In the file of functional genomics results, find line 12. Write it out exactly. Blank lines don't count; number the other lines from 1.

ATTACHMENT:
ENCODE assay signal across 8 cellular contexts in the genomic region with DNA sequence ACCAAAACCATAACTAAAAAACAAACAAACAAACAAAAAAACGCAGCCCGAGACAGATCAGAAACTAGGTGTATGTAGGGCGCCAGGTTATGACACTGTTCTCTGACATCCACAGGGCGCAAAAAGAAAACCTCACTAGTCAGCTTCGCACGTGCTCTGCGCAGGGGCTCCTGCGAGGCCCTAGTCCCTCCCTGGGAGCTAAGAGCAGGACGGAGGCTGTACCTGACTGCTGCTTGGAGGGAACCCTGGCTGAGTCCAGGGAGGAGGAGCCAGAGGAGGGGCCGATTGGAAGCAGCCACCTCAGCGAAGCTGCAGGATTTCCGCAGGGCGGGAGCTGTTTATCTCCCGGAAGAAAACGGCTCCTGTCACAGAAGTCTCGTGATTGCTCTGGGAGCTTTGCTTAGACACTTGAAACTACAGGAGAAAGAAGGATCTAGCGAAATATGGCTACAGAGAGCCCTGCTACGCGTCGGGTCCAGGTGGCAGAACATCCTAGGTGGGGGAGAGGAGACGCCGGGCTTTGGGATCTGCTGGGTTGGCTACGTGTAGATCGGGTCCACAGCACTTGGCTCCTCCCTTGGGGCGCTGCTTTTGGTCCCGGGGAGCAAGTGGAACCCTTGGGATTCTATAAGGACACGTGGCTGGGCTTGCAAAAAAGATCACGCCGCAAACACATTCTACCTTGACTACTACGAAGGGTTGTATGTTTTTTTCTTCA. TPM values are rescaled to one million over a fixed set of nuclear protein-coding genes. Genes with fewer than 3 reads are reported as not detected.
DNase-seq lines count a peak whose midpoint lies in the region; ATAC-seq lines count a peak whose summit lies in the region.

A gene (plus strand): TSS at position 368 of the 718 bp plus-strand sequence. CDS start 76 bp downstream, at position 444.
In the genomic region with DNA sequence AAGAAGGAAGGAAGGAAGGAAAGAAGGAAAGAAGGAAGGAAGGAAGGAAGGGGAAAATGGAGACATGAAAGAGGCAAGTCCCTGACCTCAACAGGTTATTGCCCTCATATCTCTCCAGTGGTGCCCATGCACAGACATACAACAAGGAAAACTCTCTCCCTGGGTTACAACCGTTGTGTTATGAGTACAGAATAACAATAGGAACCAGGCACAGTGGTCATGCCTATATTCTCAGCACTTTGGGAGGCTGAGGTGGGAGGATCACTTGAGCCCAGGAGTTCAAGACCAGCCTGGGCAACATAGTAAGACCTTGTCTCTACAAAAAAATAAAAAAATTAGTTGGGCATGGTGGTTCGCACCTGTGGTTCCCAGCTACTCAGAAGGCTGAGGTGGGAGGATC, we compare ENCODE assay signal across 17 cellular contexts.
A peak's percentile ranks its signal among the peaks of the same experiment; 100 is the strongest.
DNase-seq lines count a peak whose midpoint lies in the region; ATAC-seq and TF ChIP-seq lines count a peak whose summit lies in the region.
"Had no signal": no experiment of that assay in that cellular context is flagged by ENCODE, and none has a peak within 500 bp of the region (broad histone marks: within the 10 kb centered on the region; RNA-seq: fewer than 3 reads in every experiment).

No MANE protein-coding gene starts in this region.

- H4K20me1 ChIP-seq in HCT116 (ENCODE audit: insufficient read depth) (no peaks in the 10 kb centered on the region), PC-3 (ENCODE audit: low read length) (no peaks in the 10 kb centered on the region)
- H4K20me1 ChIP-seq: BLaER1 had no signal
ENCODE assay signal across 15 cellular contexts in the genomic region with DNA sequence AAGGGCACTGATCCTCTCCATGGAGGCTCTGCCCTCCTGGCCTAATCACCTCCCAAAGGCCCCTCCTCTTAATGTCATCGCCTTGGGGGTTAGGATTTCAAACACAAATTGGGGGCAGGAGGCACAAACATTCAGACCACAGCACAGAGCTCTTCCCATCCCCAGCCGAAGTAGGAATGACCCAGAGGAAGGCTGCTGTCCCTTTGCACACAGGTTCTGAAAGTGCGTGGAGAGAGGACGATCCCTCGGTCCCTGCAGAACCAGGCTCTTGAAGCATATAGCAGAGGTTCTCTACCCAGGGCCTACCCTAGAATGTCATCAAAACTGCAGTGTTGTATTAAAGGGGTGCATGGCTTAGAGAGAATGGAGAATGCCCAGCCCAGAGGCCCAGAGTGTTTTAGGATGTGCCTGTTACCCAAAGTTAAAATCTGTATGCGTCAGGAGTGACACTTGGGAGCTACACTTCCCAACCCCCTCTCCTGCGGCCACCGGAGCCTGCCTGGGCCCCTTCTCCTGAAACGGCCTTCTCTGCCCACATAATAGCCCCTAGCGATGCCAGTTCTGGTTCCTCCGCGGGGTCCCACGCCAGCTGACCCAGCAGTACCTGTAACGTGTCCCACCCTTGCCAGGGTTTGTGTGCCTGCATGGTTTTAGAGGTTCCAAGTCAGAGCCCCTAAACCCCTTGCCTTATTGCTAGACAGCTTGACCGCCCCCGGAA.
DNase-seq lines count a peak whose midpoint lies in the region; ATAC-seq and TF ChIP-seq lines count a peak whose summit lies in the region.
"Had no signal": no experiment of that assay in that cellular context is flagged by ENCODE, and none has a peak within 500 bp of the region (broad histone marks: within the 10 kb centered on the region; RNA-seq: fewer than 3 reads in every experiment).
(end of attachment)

DNase-seq lines count a peak whose midpoint lies in the region; ATAC-seq and TF ChIP-seq lines count a peak whose summit lies in the region.